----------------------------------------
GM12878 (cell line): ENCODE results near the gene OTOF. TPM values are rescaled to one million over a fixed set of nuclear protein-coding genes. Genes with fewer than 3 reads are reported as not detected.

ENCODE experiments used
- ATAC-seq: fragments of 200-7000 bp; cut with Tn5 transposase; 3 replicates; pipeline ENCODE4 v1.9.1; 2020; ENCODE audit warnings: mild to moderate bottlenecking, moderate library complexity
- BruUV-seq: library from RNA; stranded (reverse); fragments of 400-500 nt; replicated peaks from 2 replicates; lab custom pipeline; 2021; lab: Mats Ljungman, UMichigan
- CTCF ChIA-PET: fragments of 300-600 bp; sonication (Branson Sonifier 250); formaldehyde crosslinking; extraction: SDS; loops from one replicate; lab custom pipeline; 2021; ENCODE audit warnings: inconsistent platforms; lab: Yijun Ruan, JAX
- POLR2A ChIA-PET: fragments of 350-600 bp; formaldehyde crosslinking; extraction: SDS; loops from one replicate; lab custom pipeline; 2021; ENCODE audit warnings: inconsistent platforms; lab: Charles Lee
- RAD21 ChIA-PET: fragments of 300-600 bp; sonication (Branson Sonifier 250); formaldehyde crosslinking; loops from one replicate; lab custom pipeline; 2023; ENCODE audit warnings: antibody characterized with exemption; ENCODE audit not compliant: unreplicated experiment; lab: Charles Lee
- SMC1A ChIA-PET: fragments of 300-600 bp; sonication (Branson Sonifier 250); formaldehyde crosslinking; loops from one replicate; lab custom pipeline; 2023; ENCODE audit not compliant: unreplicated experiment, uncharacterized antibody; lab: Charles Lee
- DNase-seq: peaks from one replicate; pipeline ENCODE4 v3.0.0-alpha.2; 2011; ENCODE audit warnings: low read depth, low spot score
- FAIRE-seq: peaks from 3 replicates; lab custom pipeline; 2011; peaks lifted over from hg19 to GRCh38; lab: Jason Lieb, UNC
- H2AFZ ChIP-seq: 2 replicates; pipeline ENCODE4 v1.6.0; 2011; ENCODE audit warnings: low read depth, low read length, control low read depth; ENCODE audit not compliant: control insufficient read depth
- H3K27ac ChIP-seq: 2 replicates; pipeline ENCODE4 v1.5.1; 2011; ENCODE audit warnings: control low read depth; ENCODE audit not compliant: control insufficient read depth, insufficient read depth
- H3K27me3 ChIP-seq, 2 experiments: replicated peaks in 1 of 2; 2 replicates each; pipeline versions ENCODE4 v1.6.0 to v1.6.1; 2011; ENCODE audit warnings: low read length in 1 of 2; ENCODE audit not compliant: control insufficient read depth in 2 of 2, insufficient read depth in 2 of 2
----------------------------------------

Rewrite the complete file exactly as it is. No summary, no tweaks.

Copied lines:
GM12878 (cell line): ENCODE results near the gene OTOF. TPM values are rescaled to one million over a fixed set of nuclear protein-coding genes. Genes with fewer than 3 reads are reported as not detected.

ENCODE experiments used
- ATAC-seq: fragments of 200-7000 bp; cut with Tn5 transposase; 3 replicates; pipeline ENCODE4 v1.9.1; 2020; ENCODE audit warnings: mild to moderate bottlenecking, moderate library complexity
- BruUV-seq: library from RNA; stranded (reverse); fragments of 400-500 nt; replicated peaks from 2 replicates; lab custom pipeline; 2021; lab: Mats Ljungman, UMichigan
- CTCF ChIA-PET: fragments of 300-600 bp; sonication (Branson Sonifier 250); formaldehyde crosslinking; extraction: SDS; loops from one replicate; lab custom pipeline; 2021; ENCODE audit warnings: inconsistent platforms; lab: Yijun Ruan, JAX
- POLR2A ChIA-PET: fragments of 350-600 bp; formaldehyde crosslinking; extraction: SDS; loops from one replicate; lab custom pipeline; 2021; ENCODE audit warnings: inconsistent platforms; lab: Charles Lee
- RAD21 ChIA-PET: fragments of 300-600 bp; sonication (Branson Sonifier 250); formaldehyde crosslinking; loops from one replicate; lab custom pipeline; 2023; ENCODE audit warnings: antibody characterized with exemption; ENCODE audit not compliant: unreplicated experiment; lab: Charles Lee
- SMC1A ChIA-PET: fragments of 300-600 bp; sonication (Branson Sonifier 250); formaldehyde crosslinking; loops from one replicate; lab custom pipeline; 2023; ENCODE audit not compliant: unreplicated experiment, uncharacterized antibody; lab: Charles Lee
- DNase-seq: peaks from one replicate; pipeline ENCODE4 v3.0.0-alpha.2; 2011; ENCODE audit warnings: low read depth, low spot score
- FAIRE-seq: peaks from 3 replicates; lab custom pipeline; 2011; peaks lifted over from hg19 to GRCh38; lab: Jason Lieb, UNC
- H2AFZ ChIP-seq: 2 replicates; pipeline ENCODE4 v1.6.0; 2011; ENCODE audit warnings: low read depth, low read length, control low read depth; ENCODE audit not compliant: control insufficient read depth
- H3K27ac ChIP-seq: 2 replicates; pipeline ENCODE4 v1.5.1; 2011; ENCODE audit warnings: control low read depth; ENCODE audit not compliant: control insufficient read depth, insufficient read depth
- H3K27me3 ChIP-seq, 2 experiments: replicated peaks in 1 of 2; 2 replicates each; pipeline versions ENCODE4 v1.6.0 to v1.6.1; 2011; ENCODE audit warnings: low read length in 1 of 2; ENCODE audit not compliant: control insufficient read depth in 2 of 2, insufficient read depth in 2 of 2